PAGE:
Gov. Deval Patrick signed the Massachusetts Turnpike Authority out of existence Friday.
Patrick’s approval of a major transportation restructuring bill creates the new Massachusetts Department of Transportation, and now shifts attention to ongoing transportation funding gaps across the state.
The governor signed the bill at his Western Massachusetts office in Springfield.
“The meaningful, long-lasting reforms we will make to our state’s transportation system will rebuild public trust and put an end to the old ways of doing business,” Patrick said in a statement. “Today, we are inaugurating a new era of streamlined and efficient delivery of transportation services to the residents of Massachusetts.”
The Transportation Finance Commission, an independent panel appointed by the legislature, two years ago identified a $20 billion funding shortfall in the state’s 20-year infrastructure maintenance budget.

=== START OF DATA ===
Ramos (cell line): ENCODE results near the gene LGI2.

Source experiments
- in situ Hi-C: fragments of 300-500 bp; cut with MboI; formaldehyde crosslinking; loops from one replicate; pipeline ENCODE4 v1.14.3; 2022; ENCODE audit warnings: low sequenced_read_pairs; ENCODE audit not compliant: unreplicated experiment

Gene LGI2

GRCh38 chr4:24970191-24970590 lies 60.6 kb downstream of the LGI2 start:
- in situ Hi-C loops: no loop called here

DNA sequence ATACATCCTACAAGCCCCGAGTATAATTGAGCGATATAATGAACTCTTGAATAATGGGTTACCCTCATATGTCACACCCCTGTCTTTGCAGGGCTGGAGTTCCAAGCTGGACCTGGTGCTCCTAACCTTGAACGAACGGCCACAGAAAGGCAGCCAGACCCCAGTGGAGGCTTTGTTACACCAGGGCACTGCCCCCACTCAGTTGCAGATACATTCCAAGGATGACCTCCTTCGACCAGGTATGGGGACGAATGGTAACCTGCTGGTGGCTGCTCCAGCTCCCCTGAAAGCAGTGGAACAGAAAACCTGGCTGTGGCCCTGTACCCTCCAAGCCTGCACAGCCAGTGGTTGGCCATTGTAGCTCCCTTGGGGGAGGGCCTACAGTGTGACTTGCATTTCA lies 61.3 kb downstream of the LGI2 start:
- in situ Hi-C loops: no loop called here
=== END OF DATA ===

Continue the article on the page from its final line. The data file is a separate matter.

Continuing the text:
Patrick had withheld support for the transportation bill until lawmakers backed off a provision immediately shifting highway department employee payroll off the capital budget, replacing it with a three-year postponement. Patrick aides said the up-front cost would be $155 million, funds the state does not have with revenue streams running dry.
Michael Widmer, president of the Massachusetts Taxpayers Foundation, who also sat on the Transportation Finance Commission, said moving payroll off the capital plan right away “wasn’t realistic.”
“Obviously, we don’t have the money now to put them on the operating budget,” said Widmer. “If we’re running budget surpluses it’s fine, but obviously we’re not.”
Patrick had proposed a 19-cent per gallon increase in the state gas tax to fund transportation overall. The proposal received little support in the legislature. Lawmakers opted instead to add a provision to next year’s state budget that would increase the state sales tax from 5 percent to 6.25 percent.
The governor must finish his review of the budget by Monday.
The sales tax increase is estimated to generate an additional $275 million for transportation. Legislative leaders have indicated they would dedicate $100 million to stave off an impending July 1 toll hike on the Massachusetts Turnpike.
The Turnpike board of directors meets on Monday, its first gathering as a newly obsolete agency. A vote to rescind the July 1 toll hike is expected to be on the agenda.